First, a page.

When making a magazine, you inevitably hit bumps in the road here and there. Deep in to the process of making Issue Two, we found ourselves in a monumental bind when selecting photographers for one of our features. Wendy Wong’s piece about interning at a San Francisco radio station needed some accompanying images and we were completely under the impression that Wendy still lived in California. Not so. Having arranged a photographer in SF, we heard back from Wendy, only to find she lived in Sydney. Step forward today’s member of the team, Amelia Dowd.
I turned to the Sydney branch of our sponsors Shillington College and asked if they had any recent grads with a flair for photography. Thea didn’t hesitate for a second and assured me that Amelia was just the person I was after. A couple of emails back and forth and we were good to go. It was clear from her site at the time, that she had an eye for creative portraiture and a style that would lend itself perfectly to the magazine. She remains one of the most accomplished photographers I’ve ever commissioned, each of the three images she submitted were fantastic and as such we used them all.
There’s plenty to be learned from Amelia, so it was with great pleasure that I caught up with her earlier this week.
Wendy Wong for Intern Issue Two
When did you first pick up a camera and how long have you wanted to make photography a profession?
I realised recently I’ve always had a camera around. I never thought I wanted to be a photographer when I was younger, but I was obsessed with taking photographs. I always had a film camera of some description, and my very patient parents spent a lot of money on buying film for me.
I realised it was my profession when I started regularly getting paid to take photographs. It was a little while before that when I realised I really loved the art form, and that what I was making was resonating with other people.
What were some of your visual inspirations when working out your style?
I’m definitely still developing my own style – but my first and foremost way was just shooting what I thought looked good – at the peril of others thinking they were less than good. I was firstly inspired by Tim Walker‘s work in British Vogue – it was the only access I had to great photography in the small town in North Queensland where I came from.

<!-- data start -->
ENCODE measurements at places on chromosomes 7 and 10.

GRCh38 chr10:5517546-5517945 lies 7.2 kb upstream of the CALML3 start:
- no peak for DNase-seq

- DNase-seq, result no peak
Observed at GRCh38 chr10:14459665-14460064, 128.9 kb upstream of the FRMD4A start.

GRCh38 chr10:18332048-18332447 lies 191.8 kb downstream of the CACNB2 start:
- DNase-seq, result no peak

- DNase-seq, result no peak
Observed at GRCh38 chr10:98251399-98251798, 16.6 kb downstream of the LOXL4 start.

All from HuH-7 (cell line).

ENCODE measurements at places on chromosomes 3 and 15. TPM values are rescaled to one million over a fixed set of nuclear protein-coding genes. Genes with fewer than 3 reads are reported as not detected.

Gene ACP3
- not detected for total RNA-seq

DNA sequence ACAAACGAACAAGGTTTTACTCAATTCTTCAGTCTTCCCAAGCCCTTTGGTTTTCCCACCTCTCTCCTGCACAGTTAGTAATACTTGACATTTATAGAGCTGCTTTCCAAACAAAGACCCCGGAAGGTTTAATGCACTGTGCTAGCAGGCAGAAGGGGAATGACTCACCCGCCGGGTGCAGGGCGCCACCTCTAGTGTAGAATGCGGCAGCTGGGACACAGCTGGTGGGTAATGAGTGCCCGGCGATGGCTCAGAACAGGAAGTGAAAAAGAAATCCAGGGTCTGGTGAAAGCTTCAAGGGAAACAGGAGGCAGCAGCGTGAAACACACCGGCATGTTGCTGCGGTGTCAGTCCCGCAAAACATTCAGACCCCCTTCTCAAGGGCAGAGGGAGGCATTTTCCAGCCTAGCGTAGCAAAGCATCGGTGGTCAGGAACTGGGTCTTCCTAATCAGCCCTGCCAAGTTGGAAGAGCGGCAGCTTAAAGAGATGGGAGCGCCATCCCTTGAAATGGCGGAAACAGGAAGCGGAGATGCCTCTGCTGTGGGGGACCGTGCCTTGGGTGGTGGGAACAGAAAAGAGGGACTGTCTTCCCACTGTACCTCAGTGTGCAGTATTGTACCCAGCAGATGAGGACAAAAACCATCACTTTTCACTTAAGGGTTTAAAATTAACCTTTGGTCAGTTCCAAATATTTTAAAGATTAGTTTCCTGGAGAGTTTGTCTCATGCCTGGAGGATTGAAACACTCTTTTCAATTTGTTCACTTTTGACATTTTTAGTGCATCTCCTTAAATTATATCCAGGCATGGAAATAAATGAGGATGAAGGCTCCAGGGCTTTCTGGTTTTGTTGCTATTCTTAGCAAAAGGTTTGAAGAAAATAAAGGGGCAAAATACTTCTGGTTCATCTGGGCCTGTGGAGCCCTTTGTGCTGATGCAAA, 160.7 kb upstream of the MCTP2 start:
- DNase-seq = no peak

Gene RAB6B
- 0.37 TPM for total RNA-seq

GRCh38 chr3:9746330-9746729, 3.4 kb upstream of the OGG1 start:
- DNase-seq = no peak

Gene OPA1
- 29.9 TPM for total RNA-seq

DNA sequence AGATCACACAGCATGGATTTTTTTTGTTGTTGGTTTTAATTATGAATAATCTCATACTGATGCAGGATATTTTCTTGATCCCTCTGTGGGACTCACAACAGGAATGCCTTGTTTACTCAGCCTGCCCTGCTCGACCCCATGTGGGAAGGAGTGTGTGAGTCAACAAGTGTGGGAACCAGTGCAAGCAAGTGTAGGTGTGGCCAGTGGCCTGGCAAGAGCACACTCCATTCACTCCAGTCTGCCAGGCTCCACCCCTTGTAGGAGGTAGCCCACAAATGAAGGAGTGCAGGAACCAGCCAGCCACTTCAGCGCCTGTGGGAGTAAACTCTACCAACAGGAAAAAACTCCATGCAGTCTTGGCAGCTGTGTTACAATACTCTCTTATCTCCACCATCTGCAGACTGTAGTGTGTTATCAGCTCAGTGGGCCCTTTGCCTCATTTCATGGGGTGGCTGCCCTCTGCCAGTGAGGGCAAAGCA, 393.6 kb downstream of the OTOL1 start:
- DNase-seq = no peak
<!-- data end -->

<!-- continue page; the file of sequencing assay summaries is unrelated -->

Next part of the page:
I was also really inspired by Will Davidson in Russh Magazine – he’s a fantastic Australian fashion photographer. Both of those people had a real sense of theatricality and storytelling that I really admire. I’m obsessed with a new photographer every week. Right now I love a real painterly style, simple lighting, with a connected subject.
Starting out freelance can be pretty perilous, how did you find taking the plunge? At what point did you start to do paid work?
I started doing paid work once people started offering to pay me. I didn’t necessarily “take the plunge” – in the sense that I was nervous about it – I just did it. I did make goals once I started though, what I wanted to achieve financially and artistically. I think if you don’t have short and long term goals as a freelancer, it’s easy to get lost treading water.
How does freelance work trump working for an in-house team?
You can work in your pjs and your boss is very nice. It suits someone who is very driven, and has natural networking skills. If you’re not comfortable with self-promotion, you’re going to have to get comfortable very quickly. I think the cons would probably be the lack of physical interaction with people day to day – but you can counteract that by joining a group work situation. Group offices for freelancers are a great way to not feel lonely while working – and meet like-minded, interesting creative people.
Shooting a lot of portraiture, how important a part of your craft is directing your subject? What’s your approach in that regard?
I try to make my subject feel as safe as possible. If someone feels safe, they’ll feel comfortable taking direction. If they feel safe, there’s a connection with the camera that is slightly more honest. I’m really interested in exploring the opposite though – if you look at Avedon and Lebowitz – they’re both unconcerned with making the subject comfortable – a lot of the interest in their work lies in the fact that the subject is uncomfortable – and therefore – candid – in front of the camera. I think that’s really interesting.
One of your latest projects is a blog called Wiles which pairs fashion models with the Proust Questionnaire. What’s the motivation behind the project?
I wanted to create a photo series that encapsulated more of the subject’s self, and I felt the questionnaire does that in an innocuous way alongside images. I wanted the pictures and the answers to go together, and create something more whole and expressive.
How does fashion and editorial work rank? Which is more enjoyable and which pays best?
Fashion/Editorial work is my passion work, along with creative portraiture. It’s the most enjoyable of the work I do – I enjoy being conceptual and in control. I’m working on creating more complete worlds for the shoots to exist within. Fashion/Editorial work pays best when it’s for a designer/brand – it can be less creative – but it’s still enjoyable – as long as you surrender to the idea that the shoot isn’t to serve your ego – it’s to serve a client.
What has been your most memorable photo assignment to date?
Every photoshoot I’m about to do is my favourite photoshoot.
If you could pass on any words of wisdom to aspiring young photographers or creative freelancers, what would they be?
Work hard, be persistent. Don’t underestimate the power of asking for help.
Finally, do you have any projects in development that you can tell us a little about?
I’m developing a series of portraits of actors/performers, that’ll be a project over the next 6 months or so.
For more from Amelia, head on over to her portfolio site via the link below.